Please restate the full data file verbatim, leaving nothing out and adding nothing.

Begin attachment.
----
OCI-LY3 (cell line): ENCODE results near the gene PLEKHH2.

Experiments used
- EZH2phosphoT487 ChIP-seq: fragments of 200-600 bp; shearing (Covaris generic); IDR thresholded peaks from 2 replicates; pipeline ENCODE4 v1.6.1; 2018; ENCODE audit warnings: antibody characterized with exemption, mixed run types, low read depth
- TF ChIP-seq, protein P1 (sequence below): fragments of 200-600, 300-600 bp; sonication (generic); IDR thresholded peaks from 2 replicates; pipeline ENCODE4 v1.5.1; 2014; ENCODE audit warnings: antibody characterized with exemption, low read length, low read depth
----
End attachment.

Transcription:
OCI-LY3 (cell line): ENCODE results near the gene PLEKHH2.

Experiments used
- EZH2phosphoT487 ChIP-seq: fragments of 200-600 bp; shearing (Covaris generic); IDR thresholded peaks from 2 replicates; pipeline ENCODE4 v1.6.1; 2018; ENCODE audit warnings: antibody characterized with exemption, mixed run types, low read depth
- TF ChIP-seq, protein P1 (sequence below): fragments of 200-600, 300-600 bp; sonication (generic); IDR thresholded peaks from 2 replicates; pipeline ENCODE4 v1.5.1; 2014; ENCODE audit warnings: antibody characterized with exemption, low read length, low read depth